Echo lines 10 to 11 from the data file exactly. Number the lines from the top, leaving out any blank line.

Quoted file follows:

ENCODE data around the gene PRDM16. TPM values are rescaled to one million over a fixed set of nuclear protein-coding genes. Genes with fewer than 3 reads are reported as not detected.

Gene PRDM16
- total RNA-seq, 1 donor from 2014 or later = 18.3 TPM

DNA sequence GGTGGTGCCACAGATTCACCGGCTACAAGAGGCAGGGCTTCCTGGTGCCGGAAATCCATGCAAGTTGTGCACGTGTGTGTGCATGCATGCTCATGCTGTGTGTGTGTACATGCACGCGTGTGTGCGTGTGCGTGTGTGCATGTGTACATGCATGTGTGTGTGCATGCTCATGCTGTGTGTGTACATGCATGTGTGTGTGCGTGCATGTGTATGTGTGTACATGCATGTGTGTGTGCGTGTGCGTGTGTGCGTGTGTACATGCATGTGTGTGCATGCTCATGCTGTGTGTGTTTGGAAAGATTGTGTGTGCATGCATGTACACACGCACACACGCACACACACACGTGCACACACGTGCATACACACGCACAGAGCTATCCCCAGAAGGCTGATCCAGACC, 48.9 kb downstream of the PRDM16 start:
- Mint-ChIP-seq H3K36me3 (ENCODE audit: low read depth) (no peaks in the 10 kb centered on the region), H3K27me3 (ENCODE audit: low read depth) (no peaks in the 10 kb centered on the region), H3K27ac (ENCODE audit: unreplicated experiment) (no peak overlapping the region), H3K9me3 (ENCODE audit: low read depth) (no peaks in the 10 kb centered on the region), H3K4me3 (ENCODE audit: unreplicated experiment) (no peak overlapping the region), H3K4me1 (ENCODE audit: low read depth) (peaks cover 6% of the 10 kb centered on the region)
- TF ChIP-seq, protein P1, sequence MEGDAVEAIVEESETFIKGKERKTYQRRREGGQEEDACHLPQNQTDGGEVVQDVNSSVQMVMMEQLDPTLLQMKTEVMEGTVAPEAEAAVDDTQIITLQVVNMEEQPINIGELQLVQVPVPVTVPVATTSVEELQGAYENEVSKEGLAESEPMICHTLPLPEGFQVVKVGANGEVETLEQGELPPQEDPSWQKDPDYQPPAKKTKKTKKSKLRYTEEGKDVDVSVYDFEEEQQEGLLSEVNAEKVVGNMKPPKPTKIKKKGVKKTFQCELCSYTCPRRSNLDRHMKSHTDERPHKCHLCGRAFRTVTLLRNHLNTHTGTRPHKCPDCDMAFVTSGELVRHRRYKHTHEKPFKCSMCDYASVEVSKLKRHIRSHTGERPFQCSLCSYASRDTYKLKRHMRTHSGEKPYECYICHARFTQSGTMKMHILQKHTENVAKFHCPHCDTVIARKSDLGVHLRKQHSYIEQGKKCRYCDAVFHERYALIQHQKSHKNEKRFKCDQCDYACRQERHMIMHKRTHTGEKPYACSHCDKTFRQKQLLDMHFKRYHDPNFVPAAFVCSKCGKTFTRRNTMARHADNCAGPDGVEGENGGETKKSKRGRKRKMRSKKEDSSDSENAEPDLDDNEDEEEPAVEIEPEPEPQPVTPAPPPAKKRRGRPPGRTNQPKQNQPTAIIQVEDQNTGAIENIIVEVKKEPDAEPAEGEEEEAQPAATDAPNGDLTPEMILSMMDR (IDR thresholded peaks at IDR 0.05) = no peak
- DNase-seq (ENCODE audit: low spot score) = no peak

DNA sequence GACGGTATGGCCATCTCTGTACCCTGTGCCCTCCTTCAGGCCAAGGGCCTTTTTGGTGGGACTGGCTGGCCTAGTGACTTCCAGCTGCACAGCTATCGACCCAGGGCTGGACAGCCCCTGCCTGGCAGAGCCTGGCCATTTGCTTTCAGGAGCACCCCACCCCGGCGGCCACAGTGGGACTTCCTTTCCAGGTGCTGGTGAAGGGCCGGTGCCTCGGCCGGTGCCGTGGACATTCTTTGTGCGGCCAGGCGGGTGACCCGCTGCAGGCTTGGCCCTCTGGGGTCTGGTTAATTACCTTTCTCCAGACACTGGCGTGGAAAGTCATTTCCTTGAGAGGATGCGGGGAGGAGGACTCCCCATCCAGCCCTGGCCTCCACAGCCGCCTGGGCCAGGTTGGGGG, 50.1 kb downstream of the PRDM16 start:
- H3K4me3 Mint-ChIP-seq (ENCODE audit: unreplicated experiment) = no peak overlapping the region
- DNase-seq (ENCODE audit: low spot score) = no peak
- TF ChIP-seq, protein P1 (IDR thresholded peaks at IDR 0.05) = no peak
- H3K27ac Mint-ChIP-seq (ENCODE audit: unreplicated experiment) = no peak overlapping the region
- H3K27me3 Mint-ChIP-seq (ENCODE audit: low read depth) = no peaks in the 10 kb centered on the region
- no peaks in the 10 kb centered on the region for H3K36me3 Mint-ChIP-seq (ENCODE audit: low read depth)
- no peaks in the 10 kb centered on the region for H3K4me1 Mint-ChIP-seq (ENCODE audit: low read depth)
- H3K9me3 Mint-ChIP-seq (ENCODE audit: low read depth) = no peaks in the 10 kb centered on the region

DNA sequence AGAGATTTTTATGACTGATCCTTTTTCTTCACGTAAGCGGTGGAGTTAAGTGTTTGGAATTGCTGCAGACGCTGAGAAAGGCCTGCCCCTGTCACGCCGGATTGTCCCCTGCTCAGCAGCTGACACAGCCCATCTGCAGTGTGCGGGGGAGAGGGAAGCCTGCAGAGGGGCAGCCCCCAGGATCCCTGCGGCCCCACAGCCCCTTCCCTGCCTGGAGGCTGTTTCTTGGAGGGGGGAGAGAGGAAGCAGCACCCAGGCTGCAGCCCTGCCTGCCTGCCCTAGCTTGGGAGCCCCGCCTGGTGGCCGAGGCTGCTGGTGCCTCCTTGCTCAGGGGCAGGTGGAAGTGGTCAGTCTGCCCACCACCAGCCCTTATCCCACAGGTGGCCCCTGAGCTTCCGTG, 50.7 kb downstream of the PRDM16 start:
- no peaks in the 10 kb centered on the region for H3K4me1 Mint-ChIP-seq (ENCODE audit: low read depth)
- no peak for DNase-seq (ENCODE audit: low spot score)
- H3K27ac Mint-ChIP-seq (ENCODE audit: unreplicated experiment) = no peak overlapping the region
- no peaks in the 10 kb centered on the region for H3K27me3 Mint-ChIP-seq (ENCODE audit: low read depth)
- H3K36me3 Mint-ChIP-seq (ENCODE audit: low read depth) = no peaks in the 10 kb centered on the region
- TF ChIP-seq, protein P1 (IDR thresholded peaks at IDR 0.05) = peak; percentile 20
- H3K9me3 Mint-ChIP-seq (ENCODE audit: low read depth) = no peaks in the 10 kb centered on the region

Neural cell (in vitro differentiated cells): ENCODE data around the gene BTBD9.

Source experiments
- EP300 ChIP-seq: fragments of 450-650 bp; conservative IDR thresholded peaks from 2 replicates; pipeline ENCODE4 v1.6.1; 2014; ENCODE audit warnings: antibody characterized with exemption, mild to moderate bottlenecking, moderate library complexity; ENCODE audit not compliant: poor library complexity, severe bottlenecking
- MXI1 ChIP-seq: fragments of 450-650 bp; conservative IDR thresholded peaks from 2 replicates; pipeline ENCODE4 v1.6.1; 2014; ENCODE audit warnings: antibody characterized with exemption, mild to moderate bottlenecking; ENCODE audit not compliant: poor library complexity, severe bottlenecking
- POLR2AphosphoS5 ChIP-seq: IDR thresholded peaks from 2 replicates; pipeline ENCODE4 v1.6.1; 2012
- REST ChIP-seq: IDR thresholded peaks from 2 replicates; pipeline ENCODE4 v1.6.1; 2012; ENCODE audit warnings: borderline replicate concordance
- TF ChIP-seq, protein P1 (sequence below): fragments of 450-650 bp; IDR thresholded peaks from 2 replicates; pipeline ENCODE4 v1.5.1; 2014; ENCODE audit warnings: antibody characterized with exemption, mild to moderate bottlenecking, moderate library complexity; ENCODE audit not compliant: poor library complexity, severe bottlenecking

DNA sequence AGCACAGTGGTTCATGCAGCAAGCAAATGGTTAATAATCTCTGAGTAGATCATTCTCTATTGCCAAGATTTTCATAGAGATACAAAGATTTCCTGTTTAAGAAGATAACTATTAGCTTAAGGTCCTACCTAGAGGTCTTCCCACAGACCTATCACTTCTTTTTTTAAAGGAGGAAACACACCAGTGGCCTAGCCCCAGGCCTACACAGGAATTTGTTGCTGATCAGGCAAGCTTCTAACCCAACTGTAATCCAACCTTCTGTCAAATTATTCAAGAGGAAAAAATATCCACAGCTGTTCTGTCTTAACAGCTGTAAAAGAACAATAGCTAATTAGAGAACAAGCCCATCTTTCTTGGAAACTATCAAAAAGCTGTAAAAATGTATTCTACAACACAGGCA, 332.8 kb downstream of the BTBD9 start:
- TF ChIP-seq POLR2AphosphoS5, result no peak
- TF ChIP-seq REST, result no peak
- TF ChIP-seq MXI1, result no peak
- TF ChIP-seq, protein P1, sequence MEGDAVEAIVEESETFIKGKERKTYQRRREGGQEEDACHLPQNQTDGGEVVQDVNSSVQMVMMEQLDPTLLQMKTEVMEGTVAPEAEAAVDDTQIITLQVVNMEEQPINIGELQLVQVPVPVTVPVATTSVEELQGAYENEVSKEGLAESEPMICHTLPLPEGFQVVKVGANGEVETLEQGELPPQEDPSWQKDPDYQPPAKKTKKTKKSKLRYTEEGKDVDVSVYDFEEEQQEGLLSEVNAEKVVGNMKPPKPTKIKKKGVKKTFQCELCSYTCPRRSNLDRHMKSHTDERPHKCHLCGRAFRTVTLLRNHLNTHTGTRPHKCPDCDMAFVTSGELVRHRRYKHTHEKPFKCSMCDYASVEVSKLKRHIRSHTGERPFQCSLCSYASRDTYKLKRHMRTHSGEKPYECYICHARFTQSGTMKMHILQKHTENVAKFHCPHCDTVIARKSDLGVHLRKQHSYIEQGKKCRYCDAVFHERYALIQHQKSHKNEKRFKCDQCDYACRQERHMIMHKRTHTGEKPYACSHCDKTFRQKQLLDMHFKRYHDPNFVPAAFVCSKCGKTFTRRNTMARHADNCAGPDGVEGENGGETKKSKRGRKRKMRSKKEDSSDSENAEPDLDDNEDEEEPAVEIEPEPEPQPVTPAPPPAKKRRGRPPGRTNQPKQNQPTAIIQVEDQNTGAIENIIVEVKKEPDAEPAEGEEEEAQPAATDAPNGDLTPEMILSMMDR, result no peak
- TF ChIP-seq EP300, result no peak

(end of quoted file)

- DNase-seq (ENCODE audit: low spot score) = no peak
- TF ChIP-seq, protein P1 (IDR thresholded peaks at IDR 0.05) = no peak